This survey, which includes data from England, Wales and Northern Ireland is used to collect information about the public’s self-reported behaviours and attitudes to buying, cooking and eating food and is published every two years.
Some key findings are:
Since 2012, buying from mini supermarkets has increased from 35% to 43%, and supermarket home delivery has increased from 10% to 17%.
Food hygiene ratings for food businesses (FHRS)
The majority of respondents (87%) reported having seen the FHRS sticker. There have been increasing levels of recognition of the scheme stickers since they were introduced in 2010, from 34% in 2012, to 68% in 2014, 83% in 2016 and 87% in 2018.
Around three in five respondents mentioned good service (61%), a good hygiene rating score (60%) and the price of food (60%) as important in their decisions about where to eat out.
Hygiene habits in the home
The IRP is a tool that the FSA use to measure food hygiene knowledge and behaviour in the home. A higher IRP score indicates more reported behaviours that are in line with recommended food safety practice. The average score in wave five is 67%, the same as reported in wave four and an increase from 64% in wave one, showing that most respondents follow our recommendations on food safety in the home.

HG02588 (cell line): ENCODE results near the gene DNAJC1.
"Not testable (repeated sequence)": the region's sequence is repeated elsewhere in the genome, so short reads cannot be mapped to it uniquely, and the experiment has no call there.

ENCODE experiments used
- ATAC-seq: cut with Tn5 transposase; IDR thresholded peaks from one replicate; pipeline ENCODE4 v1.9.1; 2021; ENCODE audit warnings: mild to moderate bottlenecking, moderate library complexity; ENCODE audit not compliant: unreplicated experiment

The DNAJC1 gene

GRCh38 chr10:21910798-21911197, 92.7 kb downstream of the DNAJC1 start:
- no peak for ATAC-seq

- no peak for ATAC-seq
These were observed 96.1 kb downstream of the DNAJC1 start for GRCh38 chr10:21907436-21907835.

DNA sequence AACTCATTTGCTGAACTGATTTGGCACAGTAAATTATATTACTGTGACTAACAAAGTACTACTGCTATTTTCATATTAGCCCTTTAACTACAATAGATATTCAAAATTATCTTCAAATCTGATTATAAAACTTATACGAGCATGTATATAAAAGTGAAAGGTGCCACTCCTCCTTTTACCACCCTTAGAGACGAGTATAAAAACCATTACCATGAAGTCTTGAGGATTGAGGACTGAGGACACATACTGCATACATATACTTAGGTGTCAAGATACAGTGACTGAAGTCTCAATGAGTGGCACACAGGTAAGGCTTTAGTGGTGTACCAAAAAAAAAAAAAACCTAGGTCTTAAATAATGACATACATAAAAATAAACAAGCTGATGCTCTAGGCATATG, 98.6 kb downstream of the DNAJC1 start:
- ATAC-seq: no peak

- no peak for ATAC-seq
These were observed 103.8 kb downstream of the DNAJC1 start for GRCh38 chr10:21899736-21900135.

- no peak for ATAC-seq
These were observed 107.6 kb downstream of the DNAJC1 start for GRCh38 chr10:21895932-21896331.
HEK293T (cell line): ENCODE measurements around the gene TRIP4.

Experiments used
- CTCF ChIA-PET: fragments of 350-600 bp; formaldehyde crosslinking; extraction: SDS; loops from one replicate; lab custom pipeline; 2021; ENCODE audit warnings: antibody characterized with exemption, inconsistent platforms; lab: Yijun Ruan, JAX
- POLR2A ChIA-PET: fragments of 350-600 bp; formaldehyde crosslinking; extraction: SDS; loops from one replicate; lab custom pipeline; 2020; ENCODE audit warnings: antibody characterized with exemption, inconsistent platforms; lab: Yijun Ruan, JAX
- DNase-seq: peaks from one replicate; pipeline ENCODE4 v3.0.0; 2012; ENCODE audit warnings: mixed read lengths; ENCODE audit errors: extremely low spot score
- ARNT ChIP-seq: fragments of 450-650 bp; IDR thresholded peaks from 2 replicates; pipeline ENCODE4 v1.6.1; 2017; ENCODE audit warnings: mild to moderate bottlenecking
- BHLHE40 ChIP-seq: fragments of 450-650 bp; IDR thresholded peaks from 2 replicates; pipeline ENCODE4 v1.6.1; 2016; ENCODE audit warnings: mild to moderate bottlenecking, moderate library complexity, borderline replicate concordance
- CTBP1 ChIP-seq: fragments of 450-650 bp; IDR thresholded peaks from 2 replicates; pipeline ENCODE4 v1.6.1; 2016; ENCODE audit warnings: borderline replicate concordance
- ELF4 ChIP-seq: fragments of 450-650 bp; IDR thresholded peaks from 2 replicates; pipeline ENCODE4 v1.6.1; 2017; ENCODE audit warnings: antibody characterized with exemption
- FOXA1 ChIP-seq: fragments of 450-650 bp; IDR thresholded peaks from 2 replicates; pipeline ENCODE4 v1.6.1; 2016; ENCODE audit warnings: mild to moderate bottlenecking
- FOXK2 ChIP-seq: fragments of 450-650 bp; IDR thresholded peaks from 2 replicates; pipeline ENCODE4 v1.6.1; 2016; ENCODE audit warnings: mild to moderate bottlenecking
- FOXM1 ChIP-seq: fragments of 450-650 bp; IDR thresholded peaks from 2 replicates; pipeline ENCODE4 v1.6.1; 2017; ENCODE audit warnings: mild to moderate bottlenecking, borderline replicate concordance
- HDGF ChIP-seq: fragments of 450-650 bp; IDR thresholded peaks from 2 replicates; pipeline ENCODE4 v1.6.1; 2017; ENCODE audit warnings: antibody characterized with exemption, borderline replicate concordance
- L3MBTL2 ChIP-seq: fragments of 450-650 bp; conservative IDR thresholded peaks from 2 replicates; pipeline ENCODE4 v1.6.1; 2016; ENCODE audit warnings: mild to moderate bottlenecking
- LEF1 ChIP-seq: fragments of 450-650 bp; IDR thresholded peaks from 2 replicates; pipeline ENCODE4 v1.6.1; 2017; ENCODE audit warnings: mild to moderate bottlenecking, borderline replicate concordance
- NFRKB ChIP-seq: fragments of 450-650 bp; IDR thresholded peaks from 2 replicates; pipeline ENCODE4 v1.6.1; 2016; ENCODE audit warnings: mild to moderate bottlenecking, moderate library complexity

In Wave 5, 47% of respondents reported that they had experienced food poisoning at some time in their lives, an increase from between 40% and 41% in 2012 and 2014 and 44% in 2016.
Michelle Patel, Head of Social Science said: ‘We work hard to make sure that the consumer is at the heart of everything we do. Food and You is a unique, robust and representative dataset, and is one of several ways that we build a robust and representative evidence base on the interests of consumers in England, Wales and Northern Ireland when it comes to food.’
About the survey
Fieldwork for wave five was conducted between June and November 2018 and consisted of 2,241 interviews with a representative sample of adults (16 and over) across England, Wales and Northern Ireland.
The FSA uses the information in Food and You to inform policies and its work with consumers. It is also a useful resource for anybody interested in understanding consumer behaviour and attitudes towards food over several years.
Read the reports
Food and You Waves One to Five (2010-18) are now available on the FSA website.